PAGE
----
Godzilla: King of the Monsters

Movie Information

One's senses will be exhausted at the end of this noisy action sequel.
Score:

Genre: Action/Adventure
Director: Michael Dougherty
Starring: Kyle Chandler, Vera Farmiga, Millie Bobby Brown
Rated: PG-13

Godzilla: King of the Monsters should have been the ideal sequel to 2014’s Godzilla. After the giant, nuclear power-fueled primordial leviathan was reintroduced to American audiences five years ago, the natural step was to let Earth’s other gigantic beasts (or “titans,” as they’re called by the admiring scientists in this movie) through the door that Godzilla opened.

Meet fiery pterodactyl Rodan, glowing insect Mothra and three-headed dragon Ghidorrah. (A familiar giant ape is mentioned a couple of times, but never shown. He’s being saved for the next sequel.) And we get several unnamed, insignificant monsters  — the residents of the cities they destroy might disagree – briefly shown on screen.

Director Michael Dougherty (Trick ‘r Treat), who co-wrote the script with Zach Shields (Krampus), toys with the presumption that Godzilla is the unquestioned big man on the titan campus. One of the other beasts stakes a claim as the planet’s apex predator and challenges the champ after being unleashed from frozen hibernation. “Let them fight!” — as Dr. Ishirō Serizawa (Ken Watanabe) declared in the previous movie.

Yet, there isn’t enough of that fighting. The spectacle is obscured in darkness with the battles occurring at night. And the action scenes are disjointed, intercut with the peril of the story’s human characters. Kyle Chandler, Vera Farmiga and Millie Bobby Brown give their best efforts as a family shattered by Godzilla’s destruction of San Francisco five years prior. But they’re just a diversion from the giant lizard clashing with the colossal dragon. C’mon, guys! What are we paying to see?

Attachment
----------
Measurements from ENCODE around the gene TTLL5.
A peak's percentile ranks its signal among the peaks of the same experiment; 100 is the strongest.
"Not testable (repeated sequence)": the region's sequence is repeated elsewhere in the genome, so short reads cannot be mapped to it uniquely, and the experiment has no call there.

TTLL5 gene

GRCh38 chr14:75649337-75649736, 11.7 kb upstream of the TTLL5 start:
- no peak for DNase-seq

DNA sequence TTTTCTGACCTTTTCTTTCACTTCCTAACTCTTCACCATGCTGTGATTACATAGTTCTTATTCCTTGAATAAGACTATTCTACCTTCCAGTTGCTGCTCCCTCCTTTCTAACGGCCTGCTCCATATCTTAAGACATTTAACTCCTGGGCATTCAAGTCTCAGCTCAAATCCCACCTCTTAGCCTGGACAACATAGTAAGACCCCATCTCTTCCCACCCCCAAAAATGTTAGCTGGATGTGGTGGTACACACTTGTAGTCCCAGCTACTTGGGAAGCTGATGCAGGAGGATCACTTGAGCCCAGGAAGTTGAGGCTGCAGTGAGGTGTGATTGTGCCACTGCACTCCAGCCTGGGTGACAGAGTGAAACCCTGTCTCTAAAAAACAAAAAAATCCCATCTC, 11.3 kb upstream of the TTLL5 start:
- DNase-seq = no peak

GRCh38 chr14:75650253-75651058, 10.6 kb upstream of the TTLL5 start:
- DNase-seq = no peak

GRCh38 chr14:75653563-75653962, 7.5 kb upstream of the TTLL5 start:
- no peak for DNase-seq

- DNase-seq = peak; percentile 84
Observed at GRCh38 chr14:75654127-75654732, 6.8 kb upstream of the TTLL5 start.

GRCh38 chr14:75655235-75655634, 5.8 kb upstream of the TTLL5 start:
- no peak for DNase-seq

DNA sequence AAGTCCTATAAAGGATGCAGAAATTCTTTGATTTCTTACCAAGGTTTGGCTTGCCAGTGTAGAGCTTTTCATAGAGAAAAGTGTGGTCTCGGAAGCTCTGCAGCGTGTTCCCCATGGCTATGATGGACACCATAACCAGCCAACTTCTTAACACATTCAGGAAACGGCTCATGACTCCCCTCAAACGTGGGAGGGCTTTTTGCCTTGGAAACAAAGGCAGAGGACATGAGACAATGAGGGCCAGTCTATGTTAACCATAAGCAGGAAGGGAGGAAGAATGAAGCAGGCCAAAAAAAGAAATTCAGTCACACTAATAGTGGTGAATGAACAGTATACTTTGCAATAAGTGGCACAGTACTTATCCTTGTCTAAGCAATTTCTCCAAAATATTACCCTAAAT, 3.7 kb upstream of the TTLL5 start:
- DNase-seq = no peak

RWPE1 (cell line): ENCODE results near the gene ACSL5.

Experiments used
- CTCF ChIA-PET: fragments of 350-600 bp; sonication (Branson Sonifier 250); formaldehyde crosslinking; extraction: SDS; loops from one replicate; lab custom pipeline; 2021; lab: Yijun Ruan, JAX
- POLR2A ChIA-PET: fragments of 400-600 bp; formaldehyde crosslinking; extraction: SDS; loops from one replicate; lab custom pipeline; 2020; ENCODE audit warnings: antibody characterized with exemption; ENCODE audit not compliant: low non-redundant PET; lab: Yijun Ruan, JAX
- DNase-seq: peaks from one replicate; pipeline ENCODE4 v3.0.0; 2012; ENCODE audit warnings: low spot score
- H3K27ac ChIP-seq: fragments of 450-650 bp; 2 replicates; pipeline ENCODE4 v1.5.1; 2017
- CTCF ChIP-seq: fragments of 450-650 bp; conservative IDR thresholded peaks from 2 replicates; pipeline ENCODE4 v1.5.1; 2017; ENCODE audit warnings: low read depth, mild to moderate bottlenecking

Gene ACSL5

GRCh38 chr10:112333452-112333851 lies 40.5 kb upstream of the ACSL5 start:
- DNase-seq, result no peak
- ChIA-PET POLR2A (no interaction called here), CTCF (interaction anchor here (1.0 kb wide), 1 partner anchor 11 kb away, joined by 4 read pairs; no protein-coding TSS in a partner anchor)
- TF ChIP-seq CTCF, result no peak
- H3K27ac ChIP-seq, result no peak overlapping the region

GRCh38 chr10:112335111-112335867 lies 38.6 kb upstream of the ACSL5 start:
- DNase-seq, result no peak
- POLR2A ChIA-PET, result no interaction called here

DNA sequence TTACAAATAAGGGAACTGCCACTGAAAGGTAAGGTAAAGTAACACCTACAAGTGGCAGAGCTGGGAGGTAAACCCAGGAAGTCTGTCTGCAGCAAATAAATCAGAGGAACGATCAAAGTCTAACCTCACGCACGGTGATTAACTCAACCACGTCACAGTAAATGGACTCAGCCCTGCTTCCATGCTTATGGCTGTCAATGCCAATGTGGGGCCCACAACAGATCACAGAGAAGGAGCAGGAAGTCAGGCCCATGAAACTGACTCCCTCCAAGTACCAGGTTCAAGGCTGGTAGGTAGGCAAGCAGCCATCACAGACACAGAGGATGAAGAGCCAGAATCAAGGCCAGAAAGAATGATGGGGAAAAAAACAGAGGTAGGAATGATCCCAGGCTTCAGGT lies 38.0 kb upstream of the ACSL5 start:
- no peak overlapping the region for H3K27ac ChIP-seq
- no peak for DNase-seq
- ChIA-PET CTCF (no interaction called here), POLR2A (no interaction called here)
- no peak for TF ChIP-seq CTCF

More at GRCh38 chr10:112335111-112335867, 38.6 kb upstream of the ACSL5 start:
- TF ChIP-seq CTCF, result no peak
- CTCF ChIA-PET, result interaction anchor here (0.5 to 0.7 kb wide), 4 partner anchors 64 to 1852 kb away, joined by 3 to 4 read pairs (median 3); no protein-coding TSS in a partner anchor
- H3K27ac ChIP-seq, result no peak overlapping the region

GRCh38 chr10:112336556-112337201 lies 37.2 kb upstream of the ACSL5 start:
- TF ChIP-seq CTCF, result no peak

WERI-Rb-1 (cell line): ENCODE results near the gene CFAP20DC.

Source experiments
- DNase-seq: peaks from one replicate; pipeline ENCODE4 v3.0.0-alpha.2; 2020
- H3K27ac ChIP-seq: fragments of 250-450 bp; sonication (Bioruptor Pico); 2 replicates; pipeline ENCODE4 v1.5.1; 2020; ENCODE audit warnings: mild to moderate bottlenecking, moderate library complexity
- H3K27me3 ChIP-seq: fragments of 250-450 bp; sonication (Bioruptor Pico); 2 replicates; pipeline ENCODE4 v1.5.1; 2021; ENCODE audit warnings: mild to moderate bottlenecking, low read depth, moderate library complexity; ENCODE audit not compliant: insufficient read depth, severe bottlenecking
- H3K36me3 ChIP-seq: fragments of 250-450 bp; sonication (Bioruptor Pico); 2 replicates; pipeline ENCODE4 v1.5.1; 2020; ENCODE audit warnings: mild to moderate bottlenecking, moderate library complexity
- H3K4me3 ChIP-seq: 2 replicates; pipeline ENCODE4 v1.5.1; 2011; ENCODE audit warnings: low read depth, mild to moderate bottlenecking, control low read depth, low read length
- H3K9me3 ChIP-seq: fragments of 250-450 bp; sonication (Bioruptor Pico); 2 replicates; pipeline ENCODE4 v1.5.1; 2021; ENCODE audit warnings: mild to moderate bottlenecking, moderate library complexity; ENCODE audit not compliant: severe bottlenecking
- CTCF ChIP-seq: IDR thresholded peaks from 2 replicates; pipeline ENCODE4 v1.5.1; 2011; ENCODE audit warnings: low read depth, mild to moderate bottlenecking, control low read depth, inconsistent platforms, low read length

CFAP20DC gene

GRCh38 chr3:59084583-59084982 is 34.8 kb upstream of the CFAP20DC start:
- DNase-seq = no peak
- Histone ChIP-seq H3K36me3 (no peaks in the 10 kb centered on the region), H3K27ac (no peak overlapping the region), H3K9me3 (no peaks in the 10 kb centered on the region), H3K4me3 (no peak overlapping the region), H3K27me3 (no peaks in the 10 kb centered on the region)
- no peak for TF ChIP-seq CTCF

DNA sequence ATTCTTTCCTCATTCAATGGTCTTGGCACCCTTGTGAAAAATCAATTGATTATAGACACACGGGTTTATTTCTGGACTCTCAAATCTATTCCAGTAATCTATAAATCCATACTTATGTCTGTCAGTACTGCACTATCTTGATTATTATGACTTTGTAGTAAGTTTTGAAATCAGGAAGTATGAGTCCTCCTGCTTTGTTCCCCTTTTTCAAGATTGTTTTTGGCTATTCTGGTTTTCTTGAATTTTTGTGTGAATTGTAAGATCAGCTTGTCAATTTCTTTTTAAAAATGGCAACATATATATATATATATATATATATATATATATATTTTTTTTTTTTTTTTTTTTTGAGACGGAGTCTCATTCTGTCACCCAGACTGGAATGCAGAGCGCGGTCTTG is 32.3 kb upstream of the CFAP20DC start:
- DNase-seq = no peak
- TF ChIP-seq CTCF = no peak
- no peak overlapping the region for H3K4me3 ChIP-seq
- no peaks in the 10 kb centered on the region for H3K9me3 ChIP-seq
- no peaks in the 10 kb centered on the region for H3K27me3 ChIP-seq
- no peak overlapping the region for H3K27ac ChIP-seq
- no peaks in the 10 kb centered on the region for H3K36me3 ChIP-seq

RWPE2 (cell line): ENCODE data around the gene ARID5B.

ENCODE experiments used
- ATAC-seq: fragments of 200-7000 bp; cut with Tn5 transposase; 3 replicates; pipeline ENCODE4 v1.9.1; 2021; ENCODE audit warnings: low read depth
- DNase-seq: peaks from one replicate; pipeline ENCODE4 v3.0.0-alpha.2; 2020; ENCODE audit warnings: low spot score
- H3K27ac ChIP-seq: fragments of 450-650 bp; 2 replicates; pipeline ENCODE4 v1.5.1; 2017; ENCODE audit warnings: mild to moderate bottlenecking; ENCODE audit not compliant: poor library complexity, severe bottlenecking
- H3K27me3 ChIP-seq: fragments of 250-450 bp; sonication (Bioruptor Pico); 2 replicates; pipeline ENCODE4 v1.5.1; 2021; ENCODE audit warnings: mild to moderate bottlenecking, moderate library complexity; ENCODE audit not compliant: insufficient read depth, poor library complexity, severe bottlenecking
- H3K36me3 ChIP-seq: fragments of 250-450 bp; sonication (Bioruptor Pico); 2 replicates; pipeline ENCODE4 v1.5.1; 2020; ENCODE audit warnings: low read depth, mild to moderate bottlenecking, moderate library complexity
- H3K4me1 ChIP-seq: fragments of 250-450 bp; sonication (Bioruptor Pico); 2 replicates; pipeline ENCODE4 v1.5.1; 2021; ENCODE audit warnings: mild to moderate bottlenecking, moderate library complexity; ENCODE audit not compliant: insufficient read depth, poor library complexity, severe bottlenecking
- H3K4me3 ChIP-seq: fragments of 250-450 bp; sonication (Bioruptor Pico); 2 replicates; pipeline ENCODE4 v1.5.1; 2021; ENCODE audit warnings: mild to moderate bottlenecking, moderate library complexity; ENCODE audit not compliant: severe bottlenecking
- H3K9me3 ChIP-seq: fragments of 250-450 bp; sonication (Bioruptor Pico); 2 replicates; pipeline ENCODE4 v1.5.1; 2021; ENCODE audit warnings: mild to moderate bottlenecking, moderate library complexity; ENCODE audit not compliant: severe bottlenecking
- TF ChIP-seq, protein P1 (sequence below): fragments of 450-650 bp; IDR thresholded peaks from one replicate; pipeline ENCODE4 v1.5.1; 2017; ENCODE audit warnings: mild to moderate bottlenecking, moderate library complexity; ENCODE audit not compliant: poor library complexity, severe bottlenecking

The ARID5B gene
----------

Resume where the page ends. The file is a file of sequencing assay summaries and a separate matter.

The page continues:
Abundant fleets of overbearing military aircraft and several bad ideas for killing the beasts combine with the monster fights and family drama to create far too much noise. Your senses will be exhausted at the end of it. Then the movie threatens more to come. Give us another few years to recover!

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About Ian Casselberry
Ian is an editor, writer and podcaster. You can hear his movie reviews on WISE Sports Radio (1310 and 970 AM, 102.9 FM) Wednesdays at 3:40 p.m. He's written for Heavy, Awful Announcing, Yahoo, MLive, Bleacher Report, and SB Nation.

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